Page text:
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U.S.-Japan Defense Officials Increase Military Cooperation

By Jim Garamone
American Forces Press Service

TOKYO, March 30, 2007 – The United States and Japan are increasing their military cooperation and coordination to face evolving threats, the commander of U.S. Forces Japan and 5th Air Force here said.

“The security relationship between the United States and Japan is tied to international knowledge and understanding of the alliance,” said Air Force Lt. Gen. Bruce A. Wright.

The bedrock of U.S. strategy in Asia remains the Japanese-U.S. Treaty of Mutual Cooperation and Defense. Signed in 1960, the treaty relationship between the two nations has changed, but the document still remains relevant.

“Only 15 years after the end of a horrific war between our nations, Japan and the United States made a decision to move forward,” Wright said. “The words in the treaty come from America’s ideal – all are created equal, a commitment to freedom and democracy for all.

“What’s neat for me is that the results speak for themselves,” he continued. “The results are exemplary. It is now a pact between the two greatest economic powers in the world. We are mutually supportive economically and certainly in our military-to-military relationships.”

Wright said coordination and cooperation between the two militaries has increased exponentially. In 1960, the United States essentially was responsible for the defense of Japan. The enemy at the time was the Soviet Union. China was a lurking menace, and the Korean War was just seven years in the past.

Today, the North Korean threat has drawn the two countries closer together, Wright said. North Korea has proliferated missile technology, and the country’s nuclear test last year gave impetus to the relationship between the United States and Japan for ballistic missile defense.

“There is a lot of debate within Japan over the issue of collective self-defense,” the general said. Japanese and American forces are working together to establish the missile defense posture. “That requires a level of close coordination that hasn’t been needed in the past,” he said.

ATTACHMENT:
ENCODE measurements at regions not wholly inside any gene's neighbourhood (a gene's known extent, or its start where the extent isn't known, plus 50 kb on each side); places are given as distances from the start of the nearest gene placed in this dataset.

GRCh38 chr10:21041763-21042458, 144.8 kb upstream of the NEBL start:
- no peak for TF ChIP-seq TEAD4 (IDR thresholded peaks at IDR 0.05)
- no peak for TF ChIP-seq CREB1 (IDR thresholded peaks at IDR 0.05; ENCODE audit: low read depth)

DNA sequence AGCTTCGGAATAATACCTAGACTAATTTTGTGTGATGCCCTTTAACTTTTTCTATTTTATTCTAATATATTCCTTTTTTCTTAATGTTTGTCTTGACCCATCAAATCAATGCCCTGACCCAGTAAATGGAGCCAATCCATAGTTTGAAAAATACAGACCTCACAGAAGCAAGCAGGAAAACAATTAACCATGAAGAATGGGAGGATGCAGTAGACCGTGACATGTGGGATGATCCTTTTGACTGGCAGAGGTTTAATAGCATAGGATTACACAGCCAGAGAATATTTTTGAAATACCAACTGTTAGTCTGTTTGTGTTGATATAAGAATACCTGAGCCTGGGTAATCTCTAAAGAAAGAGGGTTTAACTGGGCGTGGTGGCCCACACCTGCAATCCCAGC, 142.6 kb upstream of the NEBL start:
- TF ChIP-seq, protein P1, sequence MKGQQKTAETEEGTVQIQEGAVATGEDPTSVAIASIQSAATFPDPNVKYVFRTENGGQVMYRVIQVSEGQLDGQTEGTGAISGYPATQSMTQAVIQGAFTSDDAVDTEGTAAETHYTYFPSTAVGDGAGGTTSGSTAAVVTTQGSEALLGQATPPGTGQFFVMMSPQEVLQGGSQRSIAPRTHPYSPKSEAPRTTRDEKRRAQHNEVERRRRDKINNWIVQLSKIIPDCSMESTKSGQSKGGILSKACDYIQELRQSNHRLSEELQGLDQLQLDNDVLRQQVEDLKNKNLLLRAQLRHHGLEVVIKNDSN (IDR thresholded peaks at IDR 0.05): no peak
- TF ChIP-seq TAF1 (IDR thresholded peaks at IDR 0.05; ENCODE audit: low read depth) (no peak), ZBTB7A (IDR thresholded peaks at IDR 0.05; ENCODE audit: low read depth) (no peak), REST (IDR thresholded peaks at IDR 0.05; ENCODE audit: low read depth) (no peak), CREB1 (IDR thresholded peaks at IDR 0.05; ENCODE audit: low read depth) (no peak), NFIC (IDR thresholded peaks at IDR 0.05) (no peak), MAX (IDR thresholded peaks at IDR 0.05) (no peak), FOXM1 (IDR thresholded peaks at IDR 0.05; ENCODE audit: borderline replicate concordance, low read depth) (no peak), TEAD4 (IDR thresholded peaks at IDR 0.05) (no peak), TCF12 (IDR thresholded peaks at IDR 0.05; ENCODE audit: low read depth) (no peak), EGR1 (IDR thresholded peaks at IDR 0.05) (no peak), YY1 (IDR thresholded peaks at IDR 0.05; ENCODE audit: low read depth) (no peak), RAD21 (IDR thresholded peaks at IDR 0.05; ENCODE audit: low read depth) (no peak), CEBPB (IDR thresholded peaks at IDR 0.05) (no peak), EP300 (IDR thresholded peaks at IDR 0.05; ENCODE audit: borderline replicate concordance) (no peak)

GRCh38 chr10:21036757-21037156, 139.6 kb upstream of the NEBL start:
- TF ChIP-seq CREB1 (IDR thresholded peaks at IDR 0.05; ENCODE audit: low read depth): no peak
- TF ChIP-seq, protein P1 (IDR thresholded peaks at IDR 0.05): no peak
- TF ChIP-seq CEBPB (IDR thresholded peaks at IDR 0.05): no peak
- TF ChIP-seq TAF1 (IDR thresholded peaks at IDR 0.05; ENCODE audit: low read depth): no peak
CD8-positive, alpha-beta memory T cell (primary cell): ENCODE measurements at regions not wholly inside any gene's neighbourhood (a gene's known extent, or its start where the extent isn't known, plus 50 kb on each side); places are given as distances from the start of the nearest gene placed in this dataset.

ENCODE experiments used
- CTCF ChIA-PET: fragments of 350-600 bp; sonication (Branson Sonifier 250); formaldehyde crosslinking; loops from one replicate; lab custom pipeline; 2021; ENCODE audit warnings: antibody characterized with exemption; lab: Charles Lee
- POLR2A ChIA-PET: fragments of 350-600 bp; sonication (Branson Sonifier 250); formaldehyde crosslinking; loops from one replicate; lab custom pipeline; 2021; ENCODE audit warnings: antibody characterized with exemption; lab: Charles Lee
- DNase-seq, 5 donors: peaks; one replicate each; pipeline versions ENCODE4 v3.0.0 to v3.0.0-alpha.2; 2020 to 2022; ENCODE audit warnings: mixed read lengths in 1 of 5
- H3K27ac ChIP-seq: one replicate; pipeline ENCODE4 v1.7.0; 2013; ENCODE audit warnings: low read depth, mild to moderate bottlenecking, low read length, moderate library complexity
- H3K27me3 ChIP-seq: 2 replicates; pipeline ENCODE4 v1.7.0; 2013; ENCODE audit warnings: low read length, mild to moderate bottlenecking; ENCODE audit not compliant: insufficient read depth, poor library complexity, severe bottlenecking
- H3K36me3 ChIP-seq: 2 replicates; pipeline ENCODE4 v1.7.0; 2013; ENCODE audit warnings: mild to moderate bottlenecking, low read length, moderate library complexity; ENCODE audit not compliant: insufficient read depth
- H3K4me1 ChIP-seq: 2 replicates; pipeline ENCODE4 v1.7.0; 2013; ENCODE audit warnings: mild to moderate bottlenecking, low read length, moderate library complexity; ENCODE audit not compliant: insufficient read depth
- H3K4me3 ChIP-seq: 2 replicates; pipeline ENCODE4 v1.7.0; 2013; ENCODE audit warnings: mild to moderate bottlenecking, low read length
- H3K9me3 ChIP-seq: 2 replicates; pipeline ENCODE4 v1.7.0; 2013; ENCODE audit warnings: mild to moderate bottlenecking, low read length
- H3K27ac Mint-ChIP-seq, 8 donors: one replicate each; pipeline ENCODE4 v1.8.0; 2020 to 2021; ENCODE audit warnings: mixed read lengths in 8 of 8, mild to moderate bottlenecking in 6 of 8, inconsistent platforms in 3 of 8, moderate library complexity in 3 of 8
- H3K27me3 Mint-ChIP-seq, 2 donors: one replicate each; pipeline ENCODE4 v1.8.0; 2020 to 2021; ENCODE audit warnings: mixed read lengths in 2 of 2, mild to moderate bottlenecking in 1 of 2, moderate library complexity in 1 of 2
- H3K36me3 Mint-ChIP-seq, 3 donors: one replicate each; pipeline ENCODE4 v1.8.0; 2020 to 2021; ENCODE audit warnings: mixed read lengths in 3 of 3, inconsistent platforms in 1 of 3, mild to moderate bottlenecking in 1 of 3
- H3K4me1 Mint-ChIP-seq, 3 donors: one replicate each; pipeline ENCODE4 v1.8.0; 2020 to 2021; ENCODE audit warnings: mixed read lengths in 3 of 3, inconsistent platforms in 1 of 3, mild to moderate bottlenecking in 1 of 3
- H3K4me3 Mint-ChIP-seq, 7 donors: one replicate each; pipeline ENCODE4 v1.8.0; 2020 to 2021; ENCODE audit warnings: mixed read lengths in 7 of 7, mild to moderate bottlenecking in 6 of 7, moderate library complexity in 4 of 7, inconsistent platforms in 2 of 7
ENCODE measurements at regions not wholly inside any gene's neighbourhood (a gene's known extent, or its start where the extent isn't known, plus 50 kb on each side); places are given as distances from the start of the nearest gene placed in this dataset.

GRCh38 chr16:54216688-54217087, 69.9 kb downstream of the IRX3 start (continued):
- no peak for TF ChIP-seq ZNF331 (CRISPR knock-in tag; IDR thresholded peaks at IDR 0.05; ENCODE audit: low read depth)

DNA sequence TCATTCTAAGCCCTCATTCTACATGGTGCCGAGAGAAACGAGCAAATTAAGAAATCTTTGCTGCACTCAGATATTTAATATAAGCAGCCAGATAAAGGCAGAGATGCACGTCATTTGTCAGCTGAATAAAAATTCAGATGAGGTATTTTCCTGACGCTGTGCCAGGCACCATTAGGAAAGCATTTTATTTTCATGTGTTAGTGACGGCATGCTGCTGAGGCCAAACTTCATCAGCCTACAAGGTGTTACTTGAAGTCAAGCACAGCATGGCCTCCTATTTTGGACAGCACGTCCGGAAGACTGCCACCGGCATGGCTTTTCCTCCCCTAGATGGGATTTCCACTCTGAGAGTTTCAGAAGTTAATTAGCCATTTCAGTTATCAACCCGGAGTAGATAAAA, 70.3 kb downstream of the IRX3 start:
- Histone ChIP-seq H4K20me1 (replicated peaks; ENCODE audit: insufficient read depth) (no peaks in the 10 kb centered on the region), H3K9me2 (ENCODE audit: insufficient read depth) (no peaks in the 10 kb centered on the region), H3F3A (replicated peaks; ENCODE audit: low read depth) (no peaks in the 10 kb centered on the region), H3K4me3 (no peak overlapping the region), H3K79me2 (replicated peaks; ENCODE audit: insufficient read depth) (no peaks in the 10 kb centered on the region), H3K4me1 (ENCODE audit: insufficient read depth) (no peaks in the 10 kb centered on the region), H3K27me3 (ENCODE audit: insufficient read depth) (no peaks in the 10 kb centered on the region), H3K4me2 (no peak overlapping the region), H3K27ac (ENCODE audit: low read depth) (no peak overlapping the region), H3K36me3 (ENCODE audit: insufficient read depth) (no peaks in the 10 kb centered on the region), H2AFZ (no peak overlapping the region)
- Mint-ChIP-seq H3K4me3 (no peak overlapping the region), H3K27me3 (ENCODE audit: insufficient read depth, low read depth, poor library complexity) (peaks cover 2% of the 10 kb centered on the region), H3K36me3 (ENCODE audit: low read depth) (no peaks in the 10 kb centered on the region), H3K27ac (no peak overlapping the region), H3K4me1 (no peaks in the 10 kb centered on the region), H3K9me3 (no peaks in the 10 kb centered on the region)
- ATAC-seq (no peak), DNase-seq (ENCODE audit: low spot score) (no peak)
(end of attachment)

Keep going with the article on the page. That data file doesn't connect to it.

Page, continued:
A new joint operations and coordination center at Yokota Air Base, Japan, was very effective during the North Korea missile tests, Wright said. A new bilateral and joint operations coordination center is going in at Yokota and will be operational in 2010. U.S. and Japanese personnel will use their own equipment, but coordination will be close.

The flight time of a missile from North Korea to Japan is short, Wright said. The coordination needed to defend against that threat is extensive and should carry over to other aspects of U.S.-Japanese cooperation.

“If you can handle the ballistic missile defense problem, it’s going to percolate in a joint bilateral way in how we coordinate,” Wright said. “It’s just an improvement in defense capabilities. There is no expansion of U.S. or Japanese forces involved. In a resource-constrained environment, it is using information systems technology, it’s building on a shift in our traditional ways of doing business.”

The two militaries working together equal more than the sum of their parts, Wright said. What is more, the pact allows for allies to play important roles.

“This is an alliance that has its arms open,” Wright said. “This military alliance should and does reach out to include military-to-military-to-military-plus interaction with multiple countries in the region, including South Korea and China.

“From the foundation of an exemplary alliance, now is the time to reach out,” he continued. “Certainly, Australia is an important part of this alliance. That’s just another example of the relevance of the alliance in a dynamic security alliance.”

The Japanese have moved more decisively into security operations. The Japanese Ground Self-Defense Force sent engineers to Iraq. The Air Self-Defense Force is flying missions out of Kuwait. The Maritime Self-Defense Force maintains tankers in the Indian Ocean, providing long-term capabilities for navies operating there.

“The Japanese have a lot of pride in the operation in Iraq,” Wright said. “It had a positive affect on the Japanese as a whole. The military for years has not been very visible. That’s changing over time, and I think that it is changing for the good in the context that it reminds people that there is a Japan-U.S. military partnership. It is helpful to both nations at the strategic level.”

The United States will continue the realignment of its forces in Japan, Wright said. “(The realignment) will be expensive, but I think the forces are about the right size and it is essential to work on the roles and missions and capabilities of our forces for the future,” Wright said.

That assessment, he said, must include improved planning coordination, interoperability, more consistent and persistent joint and bilateral training and addressing common weapons systems so those systems are compatible.

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Biographies:
Lt. Gen. Bruce A. Wright, USAF

Related Sites:
U.S. Forces Japan



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